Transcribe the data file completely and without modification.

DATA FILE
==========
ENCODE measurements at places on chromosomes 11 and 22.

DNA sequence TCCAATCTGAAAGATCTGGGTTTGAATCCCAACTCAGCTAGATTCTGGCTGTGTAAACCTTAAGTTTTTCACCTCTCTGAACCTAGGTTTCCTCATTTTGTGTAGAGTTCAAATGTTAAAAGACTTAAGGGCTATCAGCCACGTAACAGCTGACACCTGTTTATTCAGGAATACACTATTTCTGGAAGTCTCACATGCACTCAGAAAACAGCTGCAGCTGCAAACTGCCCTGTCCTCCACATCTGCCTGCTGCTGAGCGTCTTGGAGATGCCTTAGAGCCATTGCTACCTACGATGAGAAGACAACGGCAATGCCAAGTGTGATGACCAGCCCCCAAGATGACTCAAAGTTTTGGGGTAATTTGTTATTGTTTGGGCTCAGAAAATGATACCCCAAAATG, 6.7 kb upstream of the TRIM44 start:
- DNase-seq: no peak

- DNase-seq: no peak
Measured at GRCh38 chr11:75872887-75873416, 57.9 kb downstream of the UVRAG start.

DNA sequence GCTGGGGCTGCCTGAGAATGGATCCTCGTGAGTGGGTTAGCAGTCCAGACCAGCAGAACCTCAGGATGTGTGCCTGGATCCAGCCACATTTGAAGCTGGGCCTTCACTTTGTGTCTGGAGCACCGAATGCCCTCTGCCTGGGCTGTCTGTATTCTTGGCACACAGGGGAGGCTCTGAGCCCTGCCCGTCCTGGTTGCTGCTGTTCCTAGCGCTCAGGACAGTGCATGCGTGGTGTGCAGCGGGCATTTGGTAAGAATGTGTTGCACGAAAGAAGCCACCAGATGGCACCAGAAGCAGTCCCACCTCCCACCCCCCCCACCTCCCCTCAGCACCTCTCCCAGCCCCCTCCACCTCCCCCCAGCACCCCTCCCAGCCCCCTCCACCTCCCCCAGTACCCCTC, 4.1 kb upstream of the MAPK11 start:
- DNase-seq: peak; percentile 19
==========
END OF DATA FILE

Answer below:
ENCODE measurements at places on chromosomes 11 and 22.

DNA sequence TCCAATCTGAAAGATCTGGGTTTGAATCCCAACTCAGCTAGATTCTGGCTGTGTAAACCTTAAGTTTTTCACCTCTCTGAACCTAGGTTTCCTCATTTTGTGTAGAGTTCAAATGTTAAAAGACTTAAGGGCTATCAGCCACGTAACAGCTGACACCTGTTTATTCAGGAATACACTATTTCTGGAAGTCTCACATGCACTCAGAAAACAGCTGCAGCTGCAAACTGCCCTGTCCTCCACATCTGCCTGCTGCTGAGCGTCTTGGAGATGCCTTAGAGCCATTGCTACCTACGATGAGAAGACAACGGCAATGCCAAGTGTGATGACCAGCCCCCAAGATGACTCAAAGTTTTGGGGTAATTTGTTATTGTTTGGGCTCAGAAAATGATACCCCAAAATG, 6.7 kb upstream of the TRIM44 start:
- DNase-seq: no peak

- DNase-seq: no peak
Measured at GRCh38 chr11:75872887-75873416, 57.9 kb downstream of the UVRAG start.

DNA sequence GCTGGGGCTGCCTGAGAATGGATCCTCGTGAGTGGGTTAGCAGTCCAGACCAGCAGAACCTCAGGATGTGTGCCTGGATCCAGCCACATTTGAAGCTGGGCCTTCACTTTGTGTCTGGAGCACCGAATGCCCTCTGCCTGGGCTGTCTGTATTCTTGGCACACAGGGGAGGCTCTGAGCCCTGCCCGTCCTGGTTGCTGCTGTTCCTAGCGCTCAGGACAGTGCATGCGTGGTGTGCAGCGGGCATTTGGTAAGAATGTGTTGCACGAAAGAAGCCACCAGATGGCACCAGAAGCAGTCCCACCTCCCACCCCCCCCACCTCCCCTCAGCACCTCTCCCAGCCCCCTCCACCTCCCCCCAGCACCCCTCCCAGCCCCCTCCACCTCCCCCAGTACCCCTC, 4.1 kb upstream of the MAPK11 start:
- DNase-seq: peak; percentile 19